Cedar Grove

Cedar Grove

Only open seasonally, Cedar Grove Village and the Kings Canyon Scenic Byway jut in a spear shape eastward into the park. 

Caltrans operates this highway, and they typically open it the last Friday of April through mid-November. 

There are four campgrounds in this area:  

  • Canyon View Campground
  • Sentinel Campground
  • Sheep Creek Campground
  • Moraine Campground

The four campgrounds in Cedar Grove are very similar except for Canyon View, which is a group-only campground.

Cedar Grove is also where you can find many popular Kings Canyon hikes. These include Zumwalt Meadow, Roaring River Falls, and the Mist Falls Trail. Plus, there’s a small market in the area.

Best Campgrounds in Kings Canyon National Park

Azalea Campground

Why it’s worth camping at: It’s the only Kings Canyon campground open year-round.
Location: Grant Grove
Open: Year-round
Number of sites: 110 (only 21 open in winter; site 30 is ADA accessible)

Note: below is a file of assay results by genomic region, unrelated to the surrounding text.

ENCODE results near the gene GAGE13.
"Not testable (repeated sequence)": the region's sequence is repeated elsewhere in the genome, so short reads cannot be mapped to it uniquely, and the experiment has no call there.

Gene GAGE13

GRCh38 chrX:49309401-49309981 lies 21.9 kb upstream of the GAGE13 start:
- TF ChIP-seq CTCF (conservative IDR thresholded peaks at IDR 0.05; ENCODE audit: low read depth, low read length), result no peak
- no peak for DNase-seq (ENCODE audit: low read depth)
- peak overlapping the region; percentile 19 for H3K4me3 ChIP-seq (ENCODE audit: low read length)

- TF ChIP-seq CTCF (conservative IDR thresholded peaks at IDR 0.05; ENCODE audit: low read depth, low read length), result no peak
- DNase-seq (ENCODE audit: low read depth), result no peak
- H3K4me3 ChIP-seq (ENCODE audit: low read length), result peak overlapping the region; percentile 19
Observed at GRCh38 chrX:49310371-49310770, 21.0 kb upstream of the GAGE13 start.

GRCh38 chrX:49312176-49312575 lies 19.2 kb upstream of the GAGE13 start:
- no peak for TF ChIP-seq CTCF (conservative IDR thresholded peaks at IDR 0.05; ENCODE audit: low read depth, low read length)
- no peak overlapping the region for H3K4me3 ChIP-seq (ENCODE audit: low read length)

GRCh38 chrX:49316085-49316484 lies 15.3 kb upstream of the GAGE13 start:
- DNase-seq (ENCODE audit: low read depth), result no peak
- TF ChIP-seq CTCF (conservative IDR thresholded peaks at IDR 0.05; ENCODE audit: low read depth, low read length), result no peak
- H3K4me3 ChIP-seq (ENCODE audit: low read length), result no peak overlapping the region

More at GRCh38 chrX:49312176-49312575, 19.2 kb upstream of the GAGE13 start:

Cost: $22.00
Reservations allowed: Yes, click here to reserve.
Amenities: Flush toilets, a fire pit, camp store, food storage lockers, picnic tables, and drinking water but no RV hookups or showers.
Campground map

Located in Grant Grove Village, Azalea Campground is the only campground open year-round in Kings Canyon National Park. 

Azalea Campground is close to the famous General Grant Tree Trail and the Kings Canyon Visitor Center. 

With an elevation of 6,700 ft, Azalea Campground offers well-spaced sites amongst densely packed pine trees.

The park website says Azalea Campground gets cell service, but I wouldn’t count on it since Kings Canyon is famous for having no cell service.

Crystal Springs Campground

Why it’s worth camping at: It provides excellent access to the Grant Grove area.
Location: Grant Grove
Open: Late May-Early September (subject to change)
Number of sites: 50 (14 group sites)
Cost: $22; $40 for group sites
Reservations allowed: Yes, click here to reserve.
Amenities: Flush toilets, a fire pit, camp store, picnic tables, and drinking water but no RV hookups or showers.
Campground map

Crystal Springs Campground is in the Grant Grove area of Kings Canyon. It’s similar to the other Grant Grove Village campgrounds in elevation, but Crystal Springs Campground is smaller. 

This campground is a great launching spot to explore the Grant Grove area and see the General Grant Tree. The sites tend to be a bit more shaded here than the Azalea Campground.